During our Bay Area trip two weeks ago, we had the chance to chat with Ben Lorica, Chief Data Scientist of O’Reilly Media at the Ritual Roaster Coffee shop in the Mission in San Francisco. It turns out, what we did very much resonated with Ben who had recently become interested in alternatives to scaling, and single-server systems. He was kind enough to write this great blog post about streamdrill.
The last few weeks we’ve been working on extracting the real-time analysis engine behind TWIMPACT’s social media demos. The result is streamdrill which we’ve just launched in a beta version.
Streamdrill is a real-time event processing engine which solves the top-k problem. You can pipe in up to several 10k events per second and instantaneously query the most active entries over the past minute, hour, day, or week.
If you’re interested, we’ll spin up a small instance for you to play with.
We already have clients in Python and Scala available here.
Many of the tools like Hadoop or NoSQL data bases are quite new and are still exploring concepts and ways to describe operations well. It’s not like the interface has been honed and polished for years to converge to a sweet spot. For example, secondary indices have been missing from Cassandra for quite some time. Likewise, whether features are added or not is more driven by whether it’s technically feasible than whether it’d make sense or not. But this often means that you are forced to model your problems in ways which might be inflexible and not suited to the problem at hand. (Of course, this is not special to Big Data. Implementing neural networks on a SQL database might feasible, but is probably also not the most practical way to do it.)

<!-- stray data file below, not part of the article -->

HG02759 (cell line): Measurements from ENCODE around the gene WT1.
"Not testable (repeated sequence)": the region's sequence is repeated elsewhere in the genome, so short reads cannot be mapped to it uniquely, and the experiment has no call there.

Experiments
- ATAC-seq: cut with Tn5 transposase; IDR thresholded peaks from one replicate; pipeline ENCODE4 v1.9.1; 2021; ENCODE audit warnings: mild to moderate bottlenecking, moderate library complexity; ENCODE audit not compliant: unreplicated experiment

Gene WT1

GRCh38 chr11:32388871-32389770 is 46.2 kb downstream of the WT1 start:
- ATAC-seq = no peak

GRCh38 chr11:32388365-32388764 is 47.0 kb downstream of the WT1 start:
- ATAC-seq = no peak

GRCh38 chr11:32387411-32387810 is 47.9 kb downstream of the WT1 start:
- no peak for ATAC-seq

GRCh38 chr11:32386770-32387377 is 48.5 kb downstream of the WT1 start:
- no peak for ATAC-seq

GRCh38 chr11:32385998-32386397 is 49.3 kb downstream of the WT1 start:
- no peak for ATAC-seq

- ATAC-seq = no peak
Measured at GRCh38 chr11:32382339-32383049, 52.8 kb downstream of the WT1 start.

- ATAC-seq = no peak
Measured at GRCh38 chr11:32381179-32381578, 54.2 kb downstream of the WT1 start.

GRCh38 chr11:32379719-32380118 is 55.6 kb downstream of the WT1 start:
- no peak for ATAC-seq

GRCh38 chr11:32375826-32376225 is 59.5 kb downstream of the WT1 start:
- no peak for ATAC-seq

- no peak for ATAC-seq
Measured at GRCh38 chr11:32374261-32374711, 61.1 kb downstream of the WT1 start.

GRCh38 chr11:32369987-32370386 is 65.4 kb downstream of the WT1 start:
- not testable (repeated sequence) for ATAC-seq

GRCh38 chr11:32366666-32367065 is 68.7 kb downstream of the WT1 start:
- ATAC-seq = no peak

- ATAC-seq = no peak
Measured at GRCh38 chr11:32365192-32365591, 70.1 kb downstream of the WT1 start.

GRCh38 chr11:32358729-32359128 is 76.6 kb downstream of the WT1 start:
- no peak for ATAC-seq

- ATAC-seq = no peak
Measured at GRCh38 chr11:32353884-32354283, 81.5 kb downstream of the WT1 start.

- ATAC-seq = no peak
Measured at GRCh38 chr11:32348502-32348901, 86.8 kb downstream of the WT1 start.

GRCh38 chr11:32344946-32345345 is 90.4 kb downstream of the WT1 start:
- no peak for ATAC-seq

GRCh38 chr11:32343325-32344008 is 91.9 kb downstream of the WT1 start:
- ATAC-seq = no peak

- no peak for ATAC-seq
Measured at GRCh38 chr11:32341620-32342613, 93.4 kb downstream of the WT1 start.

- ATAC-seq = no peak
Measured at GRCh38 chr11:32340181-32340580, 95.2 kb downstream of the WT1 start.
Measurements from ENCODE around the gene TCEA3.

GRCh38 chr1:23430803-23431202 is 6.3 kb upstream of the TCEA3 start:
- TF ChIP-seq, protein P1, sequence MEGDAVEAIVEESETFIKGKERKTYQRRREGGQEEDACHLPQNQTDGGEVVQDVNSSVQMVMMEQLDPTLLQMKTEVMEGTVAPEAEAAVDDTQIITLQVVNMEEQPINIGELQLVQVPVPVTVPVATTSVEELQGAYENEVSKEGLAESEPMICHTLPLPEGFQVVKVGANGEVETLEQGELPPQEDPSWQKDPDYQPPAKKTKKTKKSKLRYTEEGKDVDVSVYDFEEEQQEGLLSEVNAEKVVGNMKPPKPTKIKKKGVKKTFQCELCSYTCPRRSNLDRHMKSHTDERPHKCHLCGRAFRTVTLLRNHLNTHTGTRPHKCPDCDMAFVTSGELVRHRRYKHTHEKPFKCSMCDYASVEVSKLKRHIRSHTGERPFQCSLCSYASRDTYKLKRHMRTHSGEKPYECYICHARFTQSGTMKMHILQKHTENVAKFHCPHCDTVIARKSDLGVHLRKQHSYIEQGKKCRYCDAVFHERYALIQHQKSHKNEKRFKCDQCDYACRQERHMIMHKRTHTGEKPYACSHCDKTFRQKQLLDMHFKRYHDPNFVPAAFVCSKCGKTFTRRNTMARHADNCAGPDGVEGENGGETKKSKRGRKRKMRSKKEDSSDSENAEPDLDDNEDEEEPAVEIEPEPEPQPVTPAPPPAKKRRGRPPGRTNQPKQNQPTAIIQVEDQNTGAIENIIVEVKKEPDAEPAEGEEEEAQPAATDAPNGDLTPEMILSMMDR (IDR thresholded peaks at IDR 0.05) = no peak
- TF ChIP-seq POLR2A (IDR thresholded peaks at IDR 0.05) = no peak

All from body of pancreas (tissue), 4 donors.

While an interesting read I’m not sure I really got it—my understanding is that the author’s advise is that disregarding your backend storage or Big Data architecture, you should always think of your data and processing tools in terms of higher concepts as data structures, operations on data structures, and processing algorithms.
At TWIMPACT, we’re a big fan of stream mining algorithms to do real-time event processing. One of their interesting features is that they let you trade exactness for computation time. However, people often ask us why that won’t be a problem. In this post, I collect 4 reasons why you don’t want your real-time big data analytics to be exact.